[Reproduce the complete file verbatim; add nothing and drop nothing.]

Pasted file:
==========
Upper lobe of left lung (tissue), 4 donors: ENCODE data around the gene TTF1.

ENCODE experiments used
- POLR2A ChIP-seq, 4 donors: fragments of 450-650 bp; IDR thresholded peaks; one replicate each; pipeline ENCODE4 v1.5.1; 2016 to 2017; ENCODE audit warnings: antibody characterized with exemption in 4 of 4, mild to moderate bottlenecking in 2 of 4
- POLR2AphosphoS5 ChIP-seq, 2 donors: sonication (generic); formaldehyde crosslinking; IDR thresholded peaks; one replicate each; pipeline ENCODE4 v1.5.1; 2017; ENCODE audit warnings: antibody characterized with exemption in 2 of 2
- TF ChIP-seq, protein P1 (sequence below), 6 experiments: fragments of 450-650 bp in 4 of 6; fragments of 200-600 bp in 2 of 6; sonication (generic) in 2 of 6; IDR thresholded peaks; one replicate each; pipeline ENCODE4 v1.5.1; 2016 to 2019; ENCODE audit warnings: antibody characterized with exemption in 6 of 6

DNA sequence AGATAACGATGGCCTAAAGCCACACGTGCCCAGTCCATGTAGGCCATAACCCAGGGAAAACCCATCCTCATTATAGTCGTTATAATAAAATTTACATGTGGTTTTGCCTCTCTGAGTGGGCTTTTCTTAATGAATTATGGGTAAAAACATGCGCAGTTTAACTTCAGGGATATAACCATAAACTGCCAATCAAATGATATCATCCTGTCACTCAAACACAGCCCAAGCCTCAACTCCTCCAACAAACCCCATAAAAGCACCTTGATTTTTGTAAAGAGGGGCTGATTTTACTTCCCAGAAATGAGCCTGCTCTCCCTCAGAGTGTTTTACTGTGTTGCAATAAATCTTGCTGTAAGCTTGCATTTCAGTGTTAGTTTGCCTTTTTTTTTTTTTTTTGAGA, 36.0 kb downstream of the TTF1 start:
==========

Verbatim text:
Upper lobe of left lung (tissue), 4 donors: ENCODE data around the gene TTF1.

ENCODE experiments used
- POLR2A ChIP-seq, 4 donors: fragments of 450-650 bp; IDR thresholded peaks; one replicate each; pipeline ENCODE4 v1.5.1; 2016 to 2017; ENCODE audit warnings: antibody characterized with exemption in 4 of 4, mild to moderate bottlenecking in 2 of 4
- POLR2AphosphoS5 ChIP-seq, 2 donors: sonication (generic); formaldehyde crosslinking; IDR thresholded peaks; one replicate each; pipeline ENCODE4 v1.5.1; 2017; ENCODE audit warnings: antibody characterized with exemption in 2 of 2
- TF ChIP-seq, protein P1 (sequence below), 6 experiments: fragments of 450-650 bp in 4 of 6; fragments of 200-600 bp in 2 of 6; sonication (generic) in 2 of 6; IDR thresholded peaks; one replicate each; pipeline ENCODE4 v1.5.1; 2016 to 2019; ENCODE audit warnings: antibody characterized with exemption in 6 of 6

DNA sequence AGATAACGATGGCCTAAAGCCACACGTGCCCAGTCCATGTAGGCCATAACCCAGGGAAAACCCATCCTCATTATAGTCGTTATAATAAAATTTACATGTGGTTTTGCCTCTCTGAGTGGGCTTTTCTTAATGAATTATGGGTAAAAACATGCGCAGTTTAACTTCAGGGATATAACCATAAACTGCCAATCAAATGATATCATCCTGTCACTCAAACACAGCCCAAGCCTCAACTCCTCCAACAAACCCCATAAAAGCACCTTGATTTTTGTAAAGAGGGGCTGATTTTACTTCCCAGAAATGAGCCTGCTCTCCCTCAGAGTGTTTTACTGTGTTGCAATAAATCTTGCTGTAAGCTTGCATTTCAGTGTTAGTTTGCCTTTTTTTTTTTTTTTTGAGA, 36.0 kb downstream of the TTF1 start: